Stars line up to save cinema from evangelicals' wholesome movies

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The Independent Culture

Joseph Fiennes, one of Britain's most bankable Hollywood stars, has launched a broadside at evangelical Christians who have taken over his local cinema.

Joseph Fiennes, one of Britain's most bankable Hollywood stars, has launched a broadside at evangelical Christians who have taken over his local cinema.

Fiennes, who has played Christ on stage, heads a galaxy of famous residents, promising to save the Coronet in fashionable Notting Hill, west London. Mariella Frostrup, former X-Files actress Gillian Anderson, and film-maker Bernardo Bertolucci have signed up to the campaign.

A radical evangelical church, the Elim Pentecostal, purchased the Coronet cinema last month for £3m and is now planning to show "wholesome films for family viewing". It will also be used as a theatre and a place of worship. Alongside the Hollywood blockbuster Troy and the latest disaster movie The Day After Tomorrow, the new Coronet's first programme will include The Passion of the Christ and Man Dancing, a modern-day take on the story of Christ that was panned by the critics.

But its celebrity audience fears the cinema could eventually stop showing films for good. The church's website declares its aim is "to redeem the arts through Christian discipleship", a statement dismissed by Fiennes as "ridiculous".

"It's not what the arts are about," he said. "To redeem the arts through films like The Passion of the Christ smacks of fundamentalism and with the current world political position we don't need that."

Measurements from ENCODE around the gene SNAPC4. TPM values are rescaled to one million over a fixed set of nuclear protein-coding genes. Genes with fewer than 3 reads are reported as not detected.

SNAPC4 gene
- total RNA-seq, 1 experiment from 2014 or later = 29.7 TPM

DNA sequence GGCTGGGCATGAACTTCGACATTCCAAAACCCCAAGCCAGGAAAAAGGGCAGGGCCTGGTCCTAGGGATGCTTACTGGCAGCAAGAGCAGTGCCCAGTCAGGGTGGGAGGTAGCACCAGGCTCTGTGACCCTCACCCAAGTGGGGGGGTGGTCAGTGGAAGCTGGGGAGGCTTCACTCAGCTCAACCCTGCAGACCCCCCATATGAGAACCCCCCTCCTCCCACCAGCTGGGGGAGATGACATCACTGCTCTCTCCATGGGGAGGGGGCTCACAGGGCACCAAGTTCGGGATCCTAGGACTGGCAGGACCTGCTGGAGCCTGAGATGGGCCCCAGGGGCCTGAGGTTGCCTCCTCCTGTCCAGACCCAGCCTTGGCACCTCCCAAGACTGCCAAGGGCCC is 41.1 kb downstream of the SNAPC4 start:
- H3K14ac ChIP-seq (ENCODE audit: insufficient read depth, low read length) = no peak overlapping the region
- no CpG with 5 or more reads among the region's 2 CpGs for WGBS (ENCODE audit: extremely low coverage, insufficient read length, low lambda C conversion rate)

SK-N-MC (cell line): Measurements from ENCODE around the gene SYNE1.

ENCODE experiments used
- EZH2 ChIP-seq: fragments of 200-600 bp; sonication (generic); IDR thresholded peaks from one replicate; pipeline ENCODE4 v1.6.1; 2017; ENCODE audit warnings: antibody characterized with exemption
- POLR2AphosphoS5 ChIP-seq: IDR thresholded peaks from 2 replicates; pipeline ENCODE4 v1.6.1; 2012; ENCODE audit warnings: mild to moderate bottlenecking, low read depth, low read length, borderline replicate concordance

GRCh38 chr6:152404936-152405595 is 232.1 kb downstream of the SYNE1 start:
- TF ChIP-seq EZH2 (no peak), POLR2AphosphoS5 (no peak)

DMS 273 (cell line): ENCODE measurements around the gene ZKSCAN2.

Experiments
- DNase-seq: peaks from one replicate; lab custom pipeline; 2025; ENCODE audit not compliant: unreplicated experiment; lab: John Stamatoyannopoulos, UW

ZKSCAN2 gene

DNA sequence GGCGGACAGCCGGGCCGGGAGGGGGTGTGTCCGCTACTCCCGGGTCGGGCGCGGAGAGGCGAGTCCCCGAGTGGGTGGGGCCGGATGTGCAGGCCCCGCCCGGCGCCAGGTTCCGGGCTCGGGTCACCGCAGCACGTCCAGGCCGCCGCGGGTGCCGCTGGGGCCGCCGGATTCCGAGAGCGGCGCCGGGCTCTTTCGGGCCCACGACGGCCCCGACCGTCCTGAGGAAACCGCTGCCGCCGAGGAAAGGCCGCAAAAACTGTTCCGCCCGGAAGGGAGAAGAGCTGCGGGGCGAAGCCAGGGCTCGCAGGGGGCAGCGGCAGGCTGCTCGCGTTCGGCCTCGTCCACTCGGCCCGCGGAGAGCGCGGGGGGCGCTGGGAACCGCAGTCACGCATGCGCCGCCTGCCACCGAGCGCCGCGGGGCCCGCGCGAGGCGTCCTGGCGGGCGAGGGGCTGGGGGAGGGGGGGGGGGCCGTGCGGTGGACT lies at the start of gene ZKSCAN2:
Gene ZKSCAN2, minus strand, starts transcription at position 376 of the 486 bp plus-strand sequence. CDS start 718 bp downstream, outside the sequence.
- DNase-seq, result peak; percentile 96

His view was echoed by fellow actor Tom Hollander. "It's offensive - the arts don't require redemption," said the star of Gosford Park and the BBC's Cambridge Spies. "The arts exists within a morally complicated zone, unlike an evangelical church which is morally infantile."

Ms Anderson, who has lived in Notting Hill for the past two years, said: "It would be a crying shame if the community lost their local cinema. I have absolutely nothing against churches, but this is a beautiful landmark building."

It is not the first time that an independent cinema in London has been taken over by a radical church. The 1,800-seat Rainbow cinema in Finsbury Park, which once also hosted gigs by Jimi Hendrix and The Beatles, was sold to the Universal Church of the Kingdom of God, which has turned it into its UK headquarters and no longer uses it to show films.

Waltham Forest council last year refused the same group planning permission for a church at a cinema frequented by the young Alfred Hitchcock, because it would have left residents without a cinema.

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